Fitz Roy - East face
6. El Corazón
1250m 45˚ 6c A4 M (7b with variations)
Kaspar Ochsner (Switzerland) and Michal Pitelka (Czech), 20/02/1992.
Description. Likely one of the finest rock climbs in the area. With the exception of short sections of flaky rock in the lower third it sports excellent rock. Of the 40 pitches of superb cracks and corners, only nine require aid, eight of which are straightforward A1. It is still unrepeated.
The route climbs a crack line immediately left of a big dihedral, then leads to the center of the snowfields located a third of the way up the face. From there a series of cracks and a short traverse lead to the right flank of a clearly visible tower. The ensuing triple and double crack systems are both climbed by their leftmost cracks, and are incredibly beautiful. The technical crux is overcoming the prominent heart-shaped rock scar that the route is named after, which involves some bat-hooking. Soon after this the route traverses right onto the northeast face, climbing ten pitches of moderate rock and mixed ground to the summit. Each stance was left equipped with two bolts and one carabiner. A very comfortable bivouac exists on top of the prominent tower at the end of pitch 16.
History. It was named after the obviously heart shape feature high up on the route. The first ascent party climbed this route with extensive use of fixed ropes over a two-month period. In late 1987 Inez Bozic, Janez Skok, Gantar Zlate (Slovenia) and Ivo Kafol (Italy) climbed the dihedral just to the right, but were forced to give up their attempt after 350 meters. Further right another line was attempted by Willy Bañales and Jon Lazcano (Spain) in December 1988, but they retreated after four pitches.
In February of 2011, Belgians Nico Favresse and Sean Villanueva complete an onsight free ascent of the upper two/thirds of the route by accessing the obvious snow ledge via the East Pillar route. They found the lower part of El Corazon wet and hence their choice to climb the initial dihedral of the East Pillar. There they found copious amounts of equipment, including long cable ladders that made climbing through "cumbersome" (cable cutters are necessary to remove them). From the end of the obvious dihedral they attempted to continue straight, climbing an impressive splitter only to have it dead end in a slab after a pitch and a half. After backtracking they followed the original line a few more pitches to the snow ledge. Nico and Sean climbed and followed each pitch free and onsight, without jumaring, finding difficulties up to 7b. They started climbing at around 7AM, reaching the top at 11AM on day two after having climbed through the night, with one short brew stop 8 pitches from the top. They bypassed the crux aid section of the route by climbing a long and exposed slab just below it. They described the climbing as being of unbelievable high quality. They descended via Royal Flush.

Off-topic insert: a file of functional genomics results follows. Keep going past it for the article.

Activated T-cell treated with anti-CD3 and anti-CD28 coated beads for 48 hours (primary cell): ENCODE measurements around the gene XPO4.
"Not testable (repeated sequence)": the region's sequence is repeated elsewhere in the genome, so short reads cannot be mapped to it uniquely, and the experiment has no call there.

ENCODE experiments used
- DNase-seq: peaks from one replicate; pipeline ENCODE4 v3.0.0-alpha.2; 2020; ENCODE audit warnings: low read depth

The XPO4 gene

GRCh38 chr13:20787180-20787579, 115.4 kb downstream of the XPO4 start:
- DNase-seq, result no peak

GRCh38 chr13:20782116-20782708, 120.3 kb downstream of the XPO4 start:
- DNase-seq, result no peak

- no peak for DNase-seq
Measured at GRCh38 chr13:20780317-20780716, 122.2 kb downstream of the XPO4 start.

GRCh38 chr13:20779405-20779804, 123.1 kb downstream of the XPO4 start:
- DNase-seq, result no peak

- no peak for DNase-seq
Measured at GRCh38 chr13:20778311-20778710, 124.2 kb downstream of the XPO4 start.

In 1/2013 Carlos Molina and Iñaki Coussirat (AR) completed the second ascent of the route (Nico Fravresse and Sean Villanueva's visionary onsight ascent started by the Ferrari-Meles route just to the left). "Carlitos" logged some flight time in the A4 pitch and also higher up when he slipped on icy terrain, breaking his ankle, but managing to reach the summit and descend to Río Blanco unsupported (that is a hardman for you). With one of their ropes “dead” they descended Fitz Roy with another party. They bivied twice on the ascent, and once more during the descent.
Approach. Laguna de los Tres to Paso Superior to Glaciar Piedras Blancas Superior.
Descent. Raps anchors along the route abound, but a descent via the Franco-Argentina would likely be more convenient.
Bibliography. Le Alpi 2e/1993 p. 62-72; AAJ 1993 p.182-184; Alp 91 p.20-22; Alp 92 p.28; High 122 p.10-11; Rivista della Montagna 143 p.10-12; Desnivel 73 p.79.